- Wong willing to return up to $14.3 million of funds he got
- Wong received money as gambling deposits, debt payment
Kim Wong, the Philippine gambling junket operator dubbed the “missing link” in the cyber heist of $81 million in Bangladesh central bank reserves, said he’s willing to return as much as $14.3 million he received from two Chinese nationals linked to the stolen funds.
Wong told a Philippine Senate hearing Tuesday he was merely an interpreter when one of the two men asked the manager of a Rizal Commercial Banking Corp. branch to open the accounts where the money eventually ended up. He received $4.6 million as gambling funds lodged in his company, and another 450 million pesos ($9.7 million) as debt payment from one of the men he identified as a business associate, he said.
“I had nothing to do with the actual opening of accounts,” Wong said at the hearing before the Senate Blue Ribbon Committee. "I had nothing to do with the falsification of bank documents so the money could get in, and I don’t know where the $81 million came from."
The amount made this one of the largest bank heists in modern history, with the funds channeling through the Philippine bank to at least two Philippine casinos where the money trail has gone cold. A further $20 million that the hackers managed to transfer to a Sri Lankan bank was recovered.
"Two foreigners facilitated the entry of the funds to the Philippines," Wong said. "One of them has been in and out of the Philippines for a long time already.”
Wong was referring to the man he identified as a junket operator from Beijing, whom he has known for about eight years. Through that business associate, Wong met the other man, a Macau junket operator who had promised Wong that he would bring casino players to Manila.
Rizal Bank branch manager Maia Santos Deguito had been trying to encourage him to open an account at her branch, Wong said. Deguito wasn’t at the hearing and her lawyer Ferdinand Topacio couldn’t be reached immediately for a comment.
The Anti-Money Laundering Council would seek a meeting with the Chinese Embassy in Manila for information about the Chinese nationals, council member and Insurance Commissioner Emmanuel Dooc said, responding to a query on seeking China’s help at the hearing.
Of the $81 million in stolen funds, $63 million was wired to the Midas and Solaire casinos, and the remaining $18 million was sent to the remittance company, Philrem Service Corp., according to Wong. Philrem Treasurer Michael Bautista denied retaining any funds during the Senate hearing.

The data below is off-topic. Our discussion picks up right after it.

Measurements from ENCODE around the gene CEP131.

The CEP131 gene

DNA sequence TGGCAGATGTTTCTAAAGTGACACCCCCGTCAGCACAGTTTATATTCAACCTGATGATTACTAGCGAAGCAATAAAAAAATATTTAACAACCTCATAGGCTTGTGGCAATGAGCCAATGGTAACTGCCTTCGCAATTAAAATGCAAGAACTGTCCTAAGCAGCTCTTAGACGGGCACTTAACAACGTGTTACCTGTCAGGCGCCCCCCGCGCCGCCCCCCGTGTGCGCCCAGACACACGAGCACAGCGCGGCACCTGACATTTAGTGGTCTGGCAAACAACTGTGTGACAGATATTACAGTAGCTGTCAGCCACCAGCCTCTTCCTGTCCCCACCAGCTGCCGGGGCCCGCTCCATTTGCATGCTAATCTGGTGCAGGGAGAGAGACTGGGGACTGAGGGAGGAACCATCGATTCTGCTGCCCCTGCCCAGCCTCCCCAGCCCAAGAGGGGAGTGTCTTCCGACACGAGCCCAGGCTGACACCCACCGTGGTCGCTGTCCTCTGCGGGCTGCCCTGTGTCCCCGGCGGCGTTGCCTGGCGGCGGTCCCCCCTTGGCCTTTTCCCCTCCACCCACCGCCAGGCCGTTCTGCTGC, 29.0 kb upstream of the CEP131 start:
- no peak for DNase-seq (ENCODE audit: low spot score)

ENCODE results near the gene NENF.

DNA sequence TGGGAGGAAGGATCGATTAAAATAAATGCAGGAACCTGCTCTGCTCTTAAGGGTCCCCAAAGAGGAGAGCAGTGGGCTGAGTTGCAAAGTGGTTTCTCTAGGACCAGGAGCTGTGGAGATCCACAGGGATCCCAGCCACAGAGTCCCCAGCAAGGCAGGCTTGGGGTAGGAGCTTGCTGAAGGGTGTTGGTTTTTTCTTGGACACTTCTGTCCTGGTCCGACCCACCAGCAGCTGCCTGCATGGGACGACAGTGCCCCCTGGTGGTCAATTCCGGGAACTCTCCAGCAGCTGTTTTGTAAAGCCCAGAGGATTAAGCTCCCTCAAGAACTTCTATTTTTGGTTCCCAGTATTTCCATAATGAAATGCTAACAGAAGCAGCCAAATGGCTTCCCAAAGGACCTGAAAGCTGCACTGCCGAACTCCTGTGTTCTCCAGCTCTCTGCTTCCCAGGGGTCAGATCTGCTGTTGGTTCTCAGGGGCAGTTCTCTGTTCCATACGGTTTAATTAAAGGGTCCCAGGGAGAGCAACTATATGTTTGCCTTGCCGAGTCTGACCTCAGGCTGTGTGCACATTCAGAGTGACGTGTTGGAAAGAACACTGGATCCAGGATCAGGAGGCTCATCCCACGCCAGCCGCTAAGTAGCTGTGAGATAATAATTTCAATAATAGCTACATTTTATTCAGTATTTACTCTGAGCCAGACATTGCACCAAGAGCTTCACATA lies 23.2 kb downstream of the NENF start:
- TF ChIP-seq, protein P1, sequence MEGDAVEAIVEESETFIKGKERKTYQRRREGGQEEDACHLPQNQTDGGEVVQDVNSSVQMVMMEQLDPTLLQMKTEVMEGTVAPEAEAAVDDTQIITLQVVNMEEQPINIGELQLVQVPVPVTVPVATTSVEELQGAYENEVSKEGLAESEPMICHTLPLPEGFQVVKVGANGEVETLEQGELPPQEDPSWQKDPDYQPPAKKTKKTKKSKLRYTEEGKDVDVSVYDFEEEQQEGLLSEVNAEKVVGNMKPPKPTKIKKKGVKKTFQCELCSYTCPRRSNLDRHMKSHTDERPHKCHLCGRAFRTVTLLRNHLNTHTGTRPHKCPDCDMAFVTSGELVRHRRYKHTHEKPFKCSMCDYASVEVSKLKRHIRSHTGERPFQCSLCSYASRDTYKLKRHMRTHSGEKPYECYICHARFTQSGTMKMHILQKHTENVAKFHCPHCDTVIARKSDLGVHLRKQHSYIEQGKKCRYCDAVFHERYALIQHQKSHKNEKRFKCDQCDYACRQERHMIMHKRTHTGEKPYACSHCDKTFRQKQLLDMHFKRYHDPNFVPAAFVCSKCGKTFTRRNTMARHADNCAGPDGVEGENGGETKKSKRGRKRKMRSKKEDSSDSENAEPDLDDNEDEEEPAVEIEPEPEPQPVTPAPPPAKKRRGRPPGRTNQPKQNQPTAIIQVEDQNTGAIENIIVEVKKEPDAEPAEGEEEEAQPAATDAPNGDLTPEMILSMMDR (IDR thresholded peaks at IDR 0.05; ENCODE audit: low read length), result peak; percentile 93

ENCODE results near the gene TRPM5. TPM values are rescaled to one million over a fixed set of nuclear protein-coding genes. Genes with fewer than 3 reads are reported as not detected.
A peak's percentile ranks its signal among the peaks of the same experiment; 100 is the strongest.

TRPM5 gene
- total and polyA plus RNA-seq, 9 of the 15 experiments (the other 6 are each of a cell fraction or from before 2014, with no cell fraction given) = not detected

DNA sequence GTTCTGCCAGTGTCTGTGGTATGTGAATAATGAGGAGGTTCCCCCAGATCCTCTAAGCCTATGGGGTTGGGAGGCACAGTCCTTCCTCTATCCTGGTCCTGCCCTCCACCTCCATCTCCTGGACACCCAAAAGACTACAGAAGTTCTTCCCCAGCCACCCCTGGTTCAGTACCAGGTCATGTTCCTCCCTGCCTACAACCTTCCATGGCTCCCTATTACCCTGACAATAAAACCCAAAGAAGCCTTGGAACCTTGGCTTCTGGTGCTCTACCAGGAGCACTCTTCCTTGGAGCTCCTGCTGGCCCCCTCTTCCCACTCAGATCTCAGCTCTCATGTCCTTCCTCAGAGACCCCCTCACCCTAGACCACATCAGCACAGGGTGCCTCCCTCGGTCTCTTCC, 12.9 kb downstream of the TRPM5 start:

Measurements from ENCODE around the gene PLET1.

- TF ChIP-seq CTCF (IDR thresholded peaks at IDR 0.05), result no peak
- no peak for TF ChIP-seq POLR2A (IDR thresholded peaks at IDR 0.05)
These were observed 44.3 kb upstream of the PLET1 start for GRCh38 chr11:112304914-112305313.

Rizal Bank’s head of legal and regulatory affairs, Maria Celia Estavillo, said all deposits in Philippine banks were confidential and that the secrecy provisions couldn’t be broken without the consent from account holder.
Even as Senator Serge Osmena said the accounts were opened in false names and there was "nobody’s privacy to protect," Estavillo said the Bank Secrecy Act protected not just the account owner but the deposit itself, and there was as yet no legal determination that the funds had been stolen. "The law does not allow us to speak about these deposits,” Estavillo said at the hearing.
Rizal Bank President Lorenzo Tan told the Senate hearing that the bank’s human and technological controls may have failed to stop the flow of the $81 million in stolen funds. "I think what happened here is some judgment error from the people on the ground," he said.
According to a complaint filed at the Department of Justice by Anti Money Laundering Council regulators this month, Wong is president and general manager of Eastern Hawaii Leisure Co. Ltd., a casino operator that received 1 billion pesos ($21.6 million) from Rizal Bank through local remittance company Philrem between Feb. 10 and 11.
"I’m also a victim because casino is my business,” Wong said in an interview on Philippine network ABS-CBN that aired on Monday. “I don’t know where the money came from.”
Citing their investigation, regulators said Wong withdrew a total of 1.3 billion pesos from an Eastern Hawaii account and his own personal account with Philippine National Bank between Feb. 10 and 26. Both accounts were ordered frozen by the Court of Appeals on March 1, regulators said.
The Senate hearing drew the confidence of John Gomes, Bangladesh ambassador to the Philippines.
“This is a positive step,” Gomes told reporters after the briefing. “It’s very transparent as far as I’m concerned. It’s going to the right direction. We are very hopeful that we should get back our money.”